It was mid-May in 2015. Despite an open roster spot, the Kansas City Chiefs weren’t going to sign Wallace, who had participated in a weekend rookie minicamp on a tryout basis as an undrafted free agent. His NFL dream was all but over, though there were playing opportunities elsewhere, namely from a few teams, including the Toronto Argonauts, in the Canadian Football League.
But Wallace knew it was time. His life plan for as long as he could remember was to play football as long as possible before transitioning to coaching. Wallace spent the 2015 season as an assistant football coach at the Episcopal School of Dallas, followed by a season as the quarterbacks coach at Marshall County (Tenn.) High School. He was hired to assist the quarterbacks and offense by his old junior college head coach, Buddy Stephens, at East Mississippi Community College in January.
“It’s cool, man. I’m back where it all started,” Wallace said. “I think, looking back at my career after I left Arkansas State, I was just going to transfer to UT-Martin and play for them. I came down here, and then this place gave me so many opportunities. I was able to go get SEC offers and all kinds of stuff like that. This place is really special to me. I can’t tell you how glad I am coach Stephens trusted me with the quarterbacks and helping with the offense. I’m really appreciative of everyone on this campus that wanted to bring me back.”
Wallace quarterbacked the Lions to an NJCAA national championship in 2011, the same season in which he was named NJCAA Offensive Player of the Year. Wallace established new NJCAA single-season records for passing yards (4,604), total offense (4,810) and passing touchdowns (53).
He went on to start all 39 games in his Ole Miss career, leading the Rebels to three straight bowl games. He set school records for total offensive yards (10,478), completion percentage (63.0), passing efficiency (140.8) and 300-yard passing games (11), and he finished his career ranked second in school history in passing yards (9,534), completions (747), attempts (1,186) and passing touchdowns (62).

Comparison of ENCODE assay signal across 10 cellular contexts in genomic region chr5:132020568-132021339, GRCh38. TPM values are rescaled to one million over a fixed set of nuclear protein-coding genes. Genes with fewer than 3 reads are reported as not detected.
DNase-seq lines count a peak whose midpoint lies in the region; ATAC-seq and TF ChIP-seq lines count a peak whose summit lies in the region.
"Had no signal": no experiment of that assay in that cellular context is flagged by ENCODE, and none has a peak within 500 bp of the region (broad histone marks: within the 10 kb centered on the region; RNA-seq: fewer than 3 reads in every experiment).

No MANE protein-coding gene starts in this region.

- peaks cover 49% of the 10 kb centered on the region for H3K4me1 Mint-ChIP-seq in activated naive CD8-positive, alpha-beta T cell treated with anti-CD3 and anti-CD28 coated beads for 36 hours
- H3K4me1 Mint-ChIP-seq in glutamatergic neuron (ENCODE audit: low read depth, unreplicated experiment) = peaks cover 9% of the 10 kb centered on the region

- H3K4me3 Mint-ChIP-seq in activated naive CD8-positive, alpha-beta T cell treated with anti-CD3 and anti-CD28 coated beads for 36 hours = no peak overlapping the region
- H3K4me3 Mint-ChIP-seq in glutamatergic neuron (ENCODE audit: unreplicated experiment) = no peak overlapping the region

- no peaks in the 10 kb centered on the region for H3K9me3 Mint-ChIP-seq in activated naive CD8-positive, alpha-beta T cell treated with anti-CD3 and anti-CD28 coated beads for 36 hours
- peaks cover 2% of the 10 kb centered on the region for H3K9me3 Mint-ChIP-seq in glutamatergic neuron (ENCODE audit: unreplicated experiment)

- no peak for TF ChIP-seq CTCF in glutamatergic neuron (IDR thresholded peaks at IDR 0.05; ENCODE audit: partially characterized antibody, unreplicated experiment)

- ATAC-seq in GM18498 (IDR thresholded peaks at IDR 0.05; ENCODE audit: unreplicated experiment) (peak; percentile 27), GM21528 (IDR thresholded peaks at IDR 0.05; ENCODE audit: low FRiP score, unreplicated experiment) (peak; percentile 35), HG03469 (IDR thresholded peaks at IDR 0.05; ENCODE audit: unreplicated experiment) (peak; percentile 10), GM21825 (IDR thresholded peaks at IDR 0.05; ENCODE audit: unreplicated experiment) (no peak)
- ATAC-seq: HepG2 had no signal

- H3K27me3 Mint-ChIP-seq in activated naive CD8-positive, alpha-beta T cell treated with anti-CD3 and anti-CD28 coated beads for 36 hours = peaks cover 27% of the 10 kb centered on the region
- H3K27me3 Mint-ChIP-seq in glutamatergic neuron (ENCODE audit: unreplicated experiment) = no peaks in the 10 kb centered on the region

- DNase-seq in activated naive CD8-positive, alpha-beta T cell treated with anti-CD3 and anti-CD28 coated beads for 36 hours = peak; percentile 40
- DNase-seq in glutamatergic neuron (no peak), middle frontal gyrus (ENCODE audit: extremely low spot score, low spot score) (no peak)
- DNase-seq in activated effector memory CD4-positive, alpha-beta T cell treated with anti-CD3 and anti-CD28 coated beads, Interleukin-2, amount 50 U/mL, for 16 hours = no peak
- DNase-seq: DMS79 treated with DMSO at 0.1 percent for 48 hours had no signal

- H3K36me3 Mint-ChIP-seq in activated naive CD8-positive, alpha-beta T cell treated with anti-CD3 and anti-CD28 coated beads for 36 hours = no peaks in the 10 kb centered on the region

“My whole life it was I was going to play as long as I could, then I was going to coach,” Wallace said. “My favorite thing is to scheme somebody else. When I was in college, I tried to be around the coaches as much as possible to learn and things like that. My whole life I knew I was going to play or coach. I have to have that competition. I have to try to get better at something every day.”
Wallace said his coaching style is similar to that of former Ole Miss quarterbacks coach and co-offensive coordinator Dan Werner.
Werner coached Wallace in all three of Wallace’s seasons as a Rebel. Werner was fired by Ole Miss head coach Hugh Freeze following the 2016 season and replaced by former Sam Houston State offensive coordinator Phil Longo. He was recently hired as an offensive analyst at Alabama.
“I think you naturally take to the way you were coached,” Wallace said. “I think I’m a lot like coach Werner. I’m not going to get in your face and cuss and yell, but I’m going to hold you accountable for all the decisions you make on the field and off the field. If I have to get in you, then that’s what has to happen. Coach Werner was a great balance of that for me. I think naturally you pick that up from being around a guy for three years. You have so much respect for him and learned a lot from him. The guy was at great places before that. He’s a football-knowledge guy. You naturally go into that mentality and personality when you get out on the field.”
Wallace has been a frequent visitor to Ole Miss in the years following his playing career.
The Rebels are currently two weeks into spring football practices. Wallace was in attendance day one. He’s attended a handful of games, too, and he said he’ll attend many more. He’s looking forward to the upcoming season. He’ll be watching.
Because Ole Miss will always be home, no matter where Wallace finds himself as he climbs the coaching ladder.
“Me and coach Freeze, especially with me being down here, we probably talk at least once a week, and sometimes two or three times a week,” Wallace said. “My recruiting area is up there. I think we still have some athletes. It’s going to be up to the defense to stop guys, but you look at that offense, you’ve got D.K. (Metcalf), he’s unbelievable. He’s a specimen. And then you’ve got Shea Patterson, A.J. Brown, Tre Nixon, getting Jordan Wilkins back, the whole offensive line is back. We can win games.
“My hope is we stop some teams that have a chance to play for a national title. With the bowl ban, that’s what this season’s going to be about — ruining people’s seasons. That’s the team’s mindset right now, and from what I’ve seen, we have the athletes to win a lot of games. I’ll be supporting them. I’ll be at games, and I’ll be a Rebel until the day I die.”